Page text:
Tag Archives: capacity

Harris nuke flaw “fixed” that wasn’t found for a year

Less than 500 miles from here in NC, what else haven’t they found if ‘Duke Energy’s examination a year ago “was supposed to have found that problem then and fixed it”‘? This was a ‘a quarter-inch spot the NRC and the company describe as a “flaw” in the reactor vessel head, which contains heat and pressure produced by the nuclear core’s energy.’ When a solar panel has a quarter-inch flaw, you get a tiny percentage less electricity, not the risk of radiation leak or worse. Would you rather have two more nukes at the same site, run by the same company that can’t run the one it’s got safely, or solar power instead?

Plus where is the advantage of baseload capacity when Harris 1 has only been up 27.41% for the past month (NRC data), which is hardly better than the approximately 20% sun hours per day for solar power in North Carolina this time of year. Given the low and continually-dropping cost of solar panels, Duke could simply over-provision distributed solar panels and get way more than 20% or 27.41% effective power, and get that on budget and on time.

Harris 1 7% last 27.41% for the month

Emery P. Dalesio wrote for AP yesterday, Harris nuclear plant in U.S. is safe to restart after reactor problem found, Continue reading

Nuclear reactor percent power from NRC data

Do nuclear reactors really deliver dependable baseload capacity? I hear industry execs say 99.99% uptime. The real average from seven years of NRC data for 104 reactors is 88.13%.

Vogtle 1 According to Power Reactor Status Reports posted online by the Nuclear Regulatory Commission, here are the actual percent power percentages over time for the 104 listed nuclear power reactors. The timeframe is 31 March 2006 through today, 21 May 2013. (The NRC data appears to go back to 1999, but seven years is a good sample to start with.) The computation for each reactor is the sum of the uptime percentages for each day divided by the number of days. The total uptime is the sum of the reactor uptimes divided by the number of reactors. Here’s the list, sorted two ways:

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FERC Chairman: baseload outdated; no new nukes needed; go sun and wind

Power companies’ main stated objection to solar or wind is that they are not “capacity” or “baseload” generation because sometimes the sun does not shine and the wind does not blow. And those utilities are required by various state, regional Energy Regulatory Commissions right up to the Federal Energy Regulatory Commission (FERC) to supply capacity or baseload power. That’s their main excuse for coal and nuclear plants. Well, the Chairman of FERC thinks we may not need baseload, nor any new coal nor nuclear plants, either.

Noelle Straub and Peter Behr wrote for ScientificAmerican 22 April 2009, Will the U.S. Ever Need to Build Another Coal or Nuclear Power Plant? The new chairman of the Federal Energy Regulatory Commission doesn’t think so

No new nuclear or coal plants may ever be needed in the United States, the chairman of the Federal Energy Regulatory Commission said today.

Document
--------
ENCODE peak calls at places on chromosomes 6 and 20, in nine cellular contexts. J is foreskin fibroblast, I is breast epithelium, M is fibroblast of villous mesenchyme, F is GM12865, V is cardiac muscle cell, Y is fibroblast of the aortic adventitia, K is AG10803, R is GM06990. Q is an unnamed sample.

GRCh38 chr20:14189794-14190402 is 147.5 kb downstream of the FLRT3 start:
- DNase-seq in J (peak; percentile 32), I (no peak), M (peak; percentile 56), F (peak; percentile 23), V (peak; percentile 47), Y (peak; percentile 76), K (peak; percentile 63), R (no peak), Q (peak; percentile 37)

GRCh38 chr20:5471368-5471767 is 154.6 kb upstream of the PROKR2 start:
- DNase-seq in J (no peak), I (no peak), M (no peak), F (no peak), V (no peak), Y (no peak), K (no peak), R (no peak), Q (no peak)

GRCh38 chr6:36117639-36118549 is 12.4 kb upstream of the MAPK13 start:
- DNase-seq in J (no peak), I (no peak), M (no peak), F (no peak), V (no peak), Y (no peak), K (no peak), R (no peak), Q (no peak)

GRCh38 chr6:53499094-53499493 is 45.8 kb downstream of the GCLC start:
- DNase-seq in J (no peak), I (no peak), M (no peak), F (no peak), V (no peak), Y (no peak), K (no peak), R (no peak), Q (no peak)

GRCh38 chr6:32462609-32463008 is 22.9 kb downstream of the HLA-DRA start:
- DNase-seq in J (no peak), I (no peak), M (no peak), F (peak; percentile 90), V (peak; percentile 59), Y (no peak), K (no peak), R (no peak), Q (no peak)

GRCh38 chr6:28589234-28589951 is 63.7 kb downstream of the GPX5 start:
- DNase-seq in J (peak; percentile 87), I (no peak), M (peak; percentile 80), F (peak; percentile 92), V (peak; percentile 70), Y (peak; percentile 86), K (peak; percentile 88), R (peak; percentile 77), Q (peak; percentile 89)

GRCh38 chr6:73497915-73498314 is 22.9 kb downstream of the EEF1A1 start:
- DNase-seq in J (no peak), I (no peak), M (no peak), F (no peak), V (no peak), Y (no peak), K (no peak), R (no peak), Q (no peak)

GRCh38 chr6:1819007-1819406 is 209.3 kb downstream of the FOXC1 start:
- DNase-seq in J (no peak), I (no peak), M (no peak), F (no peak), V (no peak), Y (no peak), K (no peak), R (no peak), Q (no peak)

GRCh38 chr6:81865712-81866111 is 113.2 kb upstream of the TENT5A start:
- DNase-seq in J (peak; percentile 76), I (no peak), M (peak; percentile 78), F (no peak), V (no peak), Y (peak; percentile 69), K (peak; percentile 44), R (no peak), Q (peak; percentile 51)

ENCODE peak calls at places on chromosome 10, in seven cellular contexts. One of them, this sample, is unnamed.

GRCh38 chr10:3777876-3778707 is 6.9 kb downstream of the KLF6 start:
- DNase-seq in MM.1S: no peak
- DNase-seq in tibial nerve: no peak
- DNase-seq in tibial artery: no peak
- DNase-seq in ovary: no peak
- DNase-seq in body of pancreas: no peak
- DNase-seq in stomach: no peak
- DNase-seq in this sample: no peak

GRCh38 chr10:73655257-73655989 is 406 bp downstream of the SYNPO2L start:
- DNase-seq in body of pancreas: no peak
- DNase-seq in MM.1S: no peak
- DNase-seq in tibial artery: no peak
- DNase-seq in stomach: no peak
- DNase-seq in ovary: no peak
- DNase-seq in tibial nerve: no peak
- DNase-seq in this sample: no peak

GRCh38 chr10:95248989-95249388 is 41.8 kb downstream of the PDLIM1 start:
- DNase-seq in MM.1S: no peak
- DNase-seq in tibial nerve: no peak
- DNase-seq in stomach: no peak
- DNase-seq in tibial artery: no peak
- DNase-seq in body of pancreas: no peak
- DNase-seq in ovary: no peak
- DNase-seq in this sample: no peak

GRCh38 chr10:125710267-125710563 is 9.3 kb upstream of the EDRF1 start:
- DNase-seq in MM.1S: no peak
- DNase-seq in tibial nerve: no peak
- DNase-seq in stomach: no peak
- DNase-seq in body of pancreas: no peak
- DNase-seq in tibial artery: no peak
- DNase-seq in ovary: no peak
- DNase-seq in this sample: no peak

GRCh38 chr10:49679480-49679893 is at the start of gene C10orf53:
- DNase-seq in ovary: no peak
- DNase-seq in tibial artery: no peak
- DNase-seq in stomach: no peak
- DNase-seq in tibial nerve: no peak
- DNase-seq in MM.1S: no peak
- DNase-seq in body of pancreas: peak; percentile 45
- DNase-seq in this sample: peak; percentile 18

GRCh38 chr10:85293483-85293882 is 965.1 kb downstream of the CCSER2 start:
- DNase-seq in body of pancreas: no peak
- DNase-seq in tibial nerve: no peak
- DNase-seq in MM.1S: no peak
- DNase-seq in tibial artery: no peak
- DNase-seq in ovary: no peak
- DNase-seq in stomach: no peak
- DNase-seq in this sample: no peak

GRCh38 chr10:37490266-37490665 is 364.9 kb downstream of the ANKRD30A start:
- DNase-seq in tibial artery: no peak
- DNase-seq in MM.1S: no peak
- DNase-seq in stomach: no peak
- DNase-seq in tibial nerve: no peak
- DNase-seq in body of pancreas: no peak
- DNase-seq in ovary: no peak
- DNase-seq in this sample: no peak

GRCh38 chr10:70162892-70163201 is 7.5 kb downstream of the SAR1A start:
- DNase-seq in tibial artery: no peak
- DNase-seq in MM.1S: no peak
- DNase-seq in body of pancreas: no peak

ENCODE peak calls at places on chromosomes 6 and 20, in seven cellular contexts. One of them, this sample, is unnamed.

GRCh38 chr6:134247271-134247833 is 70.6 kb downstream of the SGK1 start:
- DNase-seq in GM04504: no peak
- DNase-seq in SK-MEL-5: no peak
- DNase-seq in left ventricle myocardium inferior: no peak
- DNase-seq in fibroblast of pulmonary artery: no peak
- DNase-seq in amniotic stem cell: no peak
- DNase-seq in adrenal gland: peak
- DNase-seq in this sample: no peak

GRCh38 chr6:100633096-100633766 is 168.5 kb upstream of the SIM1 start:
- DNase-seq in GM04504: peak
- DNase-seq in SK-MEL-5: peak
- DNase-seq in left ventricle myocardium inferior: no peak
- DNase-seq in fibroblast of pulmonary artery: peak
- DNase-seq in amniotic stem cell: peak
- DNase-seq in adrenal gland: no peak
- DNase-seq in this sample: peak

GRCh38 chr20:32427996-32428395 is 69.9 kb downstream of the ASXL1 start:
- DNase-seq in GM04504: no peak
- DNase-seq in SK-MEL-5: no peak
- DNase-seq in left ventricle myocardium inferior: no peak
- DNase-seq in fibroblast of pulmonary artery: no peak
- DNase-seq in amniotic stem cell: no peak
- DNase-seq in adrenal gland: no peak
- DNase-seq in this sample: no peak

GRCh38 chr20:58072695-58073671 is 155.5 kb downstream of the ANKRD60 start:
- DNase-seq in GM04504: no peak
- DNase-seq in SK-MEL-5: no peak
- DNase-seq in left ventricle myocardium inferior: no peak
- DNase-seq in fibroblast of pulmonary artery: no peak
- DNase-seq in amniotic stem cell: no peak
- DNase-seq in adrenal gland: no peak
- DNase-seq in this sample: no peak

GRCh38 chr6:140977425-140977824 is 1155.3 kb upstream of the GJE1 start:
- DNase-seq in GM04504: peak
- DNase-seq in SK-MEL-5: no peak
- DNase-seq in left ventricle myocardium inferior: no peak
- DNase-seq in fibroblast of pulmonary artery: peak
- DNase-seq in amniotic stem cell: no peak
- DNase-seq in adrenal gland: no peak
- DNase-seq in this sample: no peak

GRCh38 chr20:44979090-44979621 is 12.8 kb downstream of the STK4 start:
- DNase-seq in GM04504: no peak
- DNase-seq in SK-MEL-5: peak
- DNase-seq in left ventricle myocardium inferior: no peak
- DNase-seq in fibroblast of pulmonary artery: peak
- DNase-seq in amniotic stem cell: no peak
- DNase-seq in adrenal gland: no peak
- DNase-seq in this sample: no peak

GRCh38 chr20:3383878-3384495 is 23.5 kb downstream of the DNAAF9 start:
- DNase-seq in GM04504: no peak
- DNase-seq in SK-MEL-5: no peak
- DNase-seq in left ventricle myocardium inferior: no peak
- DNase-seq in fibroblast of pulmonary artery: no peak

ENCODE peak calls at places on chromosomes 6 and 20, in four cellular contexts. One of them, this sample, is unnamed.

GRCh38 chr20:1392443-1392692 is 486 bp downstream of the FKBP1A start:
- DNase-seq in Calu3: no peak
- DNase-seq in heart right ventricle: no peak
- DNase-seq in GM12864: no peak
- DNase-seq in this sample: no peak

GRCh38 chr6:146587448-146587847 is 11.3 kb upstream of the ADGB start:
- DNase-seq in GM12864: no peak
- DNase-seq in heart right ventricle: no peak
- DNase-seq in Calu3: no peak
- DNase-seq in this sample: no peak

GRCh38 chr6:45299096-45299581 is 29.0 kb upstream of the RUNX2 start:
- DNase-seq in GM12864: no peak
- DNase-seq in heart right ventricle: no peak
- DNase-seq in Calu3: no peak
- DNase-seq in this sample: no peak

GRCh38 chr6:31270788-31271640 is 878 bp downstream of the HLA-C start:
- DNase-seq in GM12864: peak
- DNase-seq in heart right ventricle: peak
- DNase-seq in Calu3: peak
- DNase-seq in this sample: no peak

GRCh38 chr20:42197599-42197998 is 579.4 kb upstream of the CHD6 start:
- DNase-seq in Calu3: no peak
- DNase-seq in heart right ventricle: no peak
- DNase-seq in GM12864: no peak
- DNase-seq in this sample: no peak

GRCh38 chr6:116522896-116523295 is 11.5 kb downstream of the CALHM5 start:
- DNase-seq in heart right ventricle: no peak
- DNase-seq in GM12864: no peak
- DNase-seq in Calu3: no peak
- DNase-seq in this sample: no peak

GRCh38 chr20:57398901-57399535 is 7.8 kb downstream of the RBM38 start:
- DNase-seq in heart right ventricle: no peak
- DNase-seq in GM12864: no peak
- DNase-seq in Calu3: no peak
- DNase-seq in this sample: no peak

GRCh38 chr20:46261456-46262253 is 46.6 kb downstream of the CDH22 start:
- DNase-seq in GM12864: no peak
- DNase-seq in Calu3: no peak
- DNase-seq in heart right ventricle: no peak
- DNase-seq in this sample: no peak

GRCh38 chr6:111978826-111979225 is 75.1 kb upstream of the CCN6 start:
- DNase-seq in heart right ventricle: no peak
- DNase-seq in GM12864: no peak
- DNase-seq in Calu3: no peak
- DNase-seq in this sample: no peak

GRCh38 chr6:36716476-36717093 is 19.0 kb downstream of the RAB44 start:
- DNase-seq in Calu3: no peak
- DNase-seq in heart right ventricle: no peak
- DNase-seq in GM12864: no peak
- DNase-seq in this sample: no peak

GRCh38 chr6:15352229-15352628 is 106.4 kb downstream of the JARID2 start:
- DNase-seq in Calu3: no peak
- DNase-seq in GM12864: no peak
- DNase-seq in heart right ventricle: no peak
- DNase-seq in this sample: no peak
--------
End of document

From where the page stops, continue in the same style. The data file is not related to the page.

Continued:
“We may not need any, ever,” Jon Wellinghoff told reporters at a U.S. Energy Association forum.

So what will we need?

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2/3 of new European electrical capacity comes from solar and wind

If Europe can deploy mostly solar and wind for new electricity, we can do the same here, especially in sunny south Georgia.

Stephen Lacey wrote for Climate Progress 12 Feb 2012, More than 68% of New European Electricity Capacity Came From Wind and Solar in 2011,

That’s almost a 10-fold increase over deployment in 2000, when only 3.5 GW of renewable energy projects were installed. Last year, 32 GW of renewables — mostly wind and solar — were deployed across European countries.
If Europe can change its energy strategy that quickly, so can we.


PS: Owed to William House.

Transparency is key —Steve Kalland of NCSC

The earth receives enough energy from the sun in one hour to power the whole world for a year, reminded Steve Kalland of the North Carolina Solar Center (NCSC) at the Southern Solar Summit. So how do we get solar energy deployed? Kalland said transparency is key.

Other speakers had said you could have too much transparency, but Kalland pointed out that it was only through a hearing that North Carolina found out a major power company was going to use up its solar energy credits years ahead of schedule, and without transparency there couldn’t be real competition because the customers wouldn’t know who had which prices.

What else does it take to make a state competitive in solar? Kalland discussed this table (reformatted here from the copy of his presentation he gave me):

Foundational Steps to Focus on Solar

Installed Capacity Manufacturing
Interconnection Standards

Base Resources (economic or voices)

Early Adopters
Military or Large Federal
High Tech Firms
Corporate Greens
University Partnership Opportunities

Existing presence of businesses in multiple fields (diversification)
He said a lot more, but that’s a very interesting table to consider not only for a state, but for a region, like south Georgia, or a small metro area, like Valdosta MSA.

I know some people will react with: “but VSU is not a research university!” Nope, but this could be a way to add some research capacity to VSU.